Just Like The Duracell Bunny

Germany’s Energiewende (energy turnaround) just keeps on going.

Not only is the cost part still working: The cost of government subsidies for green energy is passed directly through to consumers. As a result, German households pay twice as much for electricity as their US counterparts.

Coal

The unreliability of renewables keeps on working, too: Berlin has little choice but to rely on electricity generation from dirty coal-fired power stations (evil nuclear power has been turned off here).

Which brings us to the next absurd turn of events.:  A striking example of the absurdity of this emerged this week with the publication of a letter from Germany’s vice-chancellor to the new Swedish centre-left government. Ms Merkel’s deputy warned of serious consequences for electricity supplies and jobs if Vattenfall, Sweden’s state-owned utility, ditched plans to expand two coal mines in Germany. While the Germans may need the dirty lignite these facilities produce, the Swedes are under pressure to scale back the mines because of popular concerns in Sweden about CO2 emissions.

“It can’t work without Russian gas”

The German energy turnaround can’t, that is. And that’s why the way things look right now, the turnaround is about to get turned around – yet again.

Power

If Germany makes its goal of having 80 percent of its power come from renewable sources by 2050, there is no question it will add to the country’s energy security. But along the way, as it takes nuclear power plants offline and builds up its renewable network, the country remains reliant on fossil fuels – and that means Russia.

Germany gets some 35 percent of its natural gas and oil from Russia, as well as significant quantities of coal, a dependency that weakens Germany’s energy switchover plan, according to Hans-Werner Sinn, a prominent economist.

“Es wird eine neue Betrachtung der gesamten Energiepolitik geben”

NGOs Go Home

NGOs went home, I mean. Or at least a whole bunch of them just did.

NGO

It’s either our way or the highway said spokesmen at Oxfam, the WWF, Nabu, BUND and Friends of the Earth, among others, shortly before heading for the highway today.

They had been attending something called a “United Nations Climate Change Conference” in Warsaw and suddenly got completely and totally pissed off at the slow speed of progress and the lack of, well, media interest or ambition among those doing the negotiating. And at Poland, the host country. Poland is bad because, unlike Germany, for instance, it burns coal in its power plants.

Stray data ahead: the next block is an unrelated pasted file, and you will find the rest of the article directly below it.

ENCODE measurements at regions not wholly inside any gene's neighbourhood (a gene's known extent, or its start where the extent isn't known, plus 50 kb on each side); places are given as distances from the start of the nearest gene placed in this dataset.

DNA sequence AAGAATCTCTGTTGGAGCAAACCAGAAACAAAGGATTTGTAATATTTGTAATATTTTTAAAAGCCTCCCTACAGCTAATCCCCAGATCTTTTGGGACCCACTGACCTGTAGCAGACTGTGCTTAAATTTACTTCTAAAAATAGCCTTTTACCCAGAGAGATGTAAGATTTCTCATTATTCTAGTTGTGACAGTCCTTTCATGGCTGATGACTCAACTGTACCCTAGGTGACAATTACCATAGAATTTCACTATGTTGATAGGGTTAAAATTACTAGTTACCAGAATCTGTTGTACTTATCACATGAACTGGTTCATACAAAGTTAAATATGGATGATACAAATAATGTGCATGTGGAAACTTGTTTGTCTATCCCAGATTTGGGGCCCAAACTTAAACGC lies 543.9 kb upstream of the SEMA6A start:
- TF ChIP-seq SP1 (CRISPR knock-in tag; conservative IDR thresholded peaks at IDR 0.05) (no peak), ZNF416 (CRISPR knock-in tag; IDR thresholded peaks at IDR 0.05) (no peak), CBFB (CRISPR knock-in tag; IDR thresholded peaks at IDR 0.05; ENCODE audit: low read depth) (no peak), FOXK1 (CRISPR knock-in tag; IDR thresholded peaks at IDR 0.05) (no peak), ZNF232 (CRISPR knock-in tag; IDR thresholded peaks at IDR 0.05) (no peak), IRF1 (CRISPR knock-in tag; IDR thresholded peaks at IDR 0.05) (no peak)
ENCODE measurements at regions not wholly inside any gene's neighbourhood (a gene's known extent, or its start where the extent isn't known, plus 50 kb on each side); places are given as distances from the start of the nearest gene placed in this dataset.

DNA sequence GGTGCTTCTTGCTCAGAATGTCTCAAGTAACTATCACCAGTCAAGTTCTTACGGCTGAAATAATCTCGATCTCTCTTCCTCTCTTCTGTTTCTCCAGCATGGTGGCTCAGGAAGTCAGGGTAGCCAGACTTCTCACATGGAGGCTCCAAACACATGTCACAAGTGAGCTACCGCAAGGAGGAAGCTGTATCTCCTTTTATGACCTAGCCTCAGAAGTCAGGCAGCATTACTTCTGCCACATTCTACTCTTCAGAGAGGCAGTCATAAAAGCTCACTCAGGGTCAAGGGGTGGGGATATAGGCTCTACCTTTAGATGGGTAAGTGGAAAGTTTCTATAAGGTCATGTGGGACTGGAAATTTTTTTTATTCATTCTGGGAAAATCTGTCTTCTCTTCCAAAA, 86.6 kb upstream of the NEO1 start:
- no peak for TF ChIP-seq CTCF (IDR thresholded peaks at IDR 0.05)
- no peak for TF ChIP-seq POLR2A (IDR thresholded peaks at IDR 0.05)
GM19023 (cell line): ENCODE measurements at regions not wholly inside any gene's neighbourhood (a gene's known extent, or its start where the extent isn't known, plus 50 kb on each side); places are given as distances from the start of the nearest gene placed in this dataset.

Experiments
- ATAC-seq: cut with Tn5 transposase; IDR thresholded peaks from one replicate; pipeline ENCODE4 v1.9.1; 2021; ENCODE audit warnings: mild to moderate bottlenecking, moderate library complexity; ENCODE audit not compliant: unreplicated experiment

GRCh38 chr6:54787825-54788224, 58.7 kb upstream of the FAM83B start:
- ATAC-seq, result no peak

Although holding their collective breaths until turning blue in the face hadn’t worked earlier in the day, the impulsive Weltverbesserer (starry-eyed idealists) are now convinced that this impressive act of pouty petulance is sure to put back more urgency and agitation into the ever so humdrum and tedious global climate change debate.

So you asked for this, world. Don’t say you didn’t.

“Der Zynismus hier ist nicht mehr auszuhalten.”

CO2 Is Bad, Right?

Germany has produced 2 percent more CO2 than it did the previous year, 20 million tons more. Oh yeah, and there had been an increase in CO2 production the year before that, too.

CO2

Uh, I thought that this Energiewende (energy turnaround) thing was supposed to reduce these emissions. I mean, after turning off all of the German nuclear power plants and all, CO2 emissions just had to have dropped, right? I was never very good at science, though, much less at rocket science. This Scheiße is clearly way too complicated for me.

“Nach ersten überschlägigen Schätzungen dürften sich die energiebedingten CO2-Emissionen in Deutschland um etwa 20 Millionen Tonnen oder um reichlich zwei Prozent erhöhen.”

PS: Speaking of Scheiße, it turns out, to my amazement, that there actually are Germans who don’t like dogs. There seems to be a new anti-dog movement in the making that is being spearheaded by a magazine called Kot und Köter (Crap and Muts). I guess this had to happen sooner or later. And Kot causes CO2 emissions too, right?

Kot

How Alarming

No, not that shocking IPCC global warming report (yawn). Alarming is just how much of a fiasco Germany’s Energiewende (energy turnaround) is turning out to be.

Wetter

Michael Limburg, vice-president of the European Institute for Climate and Energy, told CNN that the government’s energy targets are “completely unfeasible.”

“Of course, it’s possible to erect tens of thousands of windmills but only at an extreme cost and waste of natural space,” he said. “And still it would not be able to deliver electricity when it is needed.”

Limburg told CNN the rapid transition to renewables is economically “insane,” arguing that wind farms will cost at least 13 times more than traditional coal plants.

He added: “Offshore wind is somewhat better in performance, cost and usability but still you have to spend six times as much as what you have to spend for a conventional power plant.”

Germans are already facing some of the highest energy bills in Europe.

According to the Institute for Energy Research, this year German electricity rates will increase by over 10% due to a surcharge for using more renewable energy and a further 30 to 50% price increase is expected in the next ten years.

Blackouts are another problem facing Germany’s energy industry…

The Intergovernmental Panel on Climate Change (IPCC) said in a report that a hiatus in warming this century, when temperatures have risen more slowly despite growing emissions, was a natural variation that would not last.

Green Logic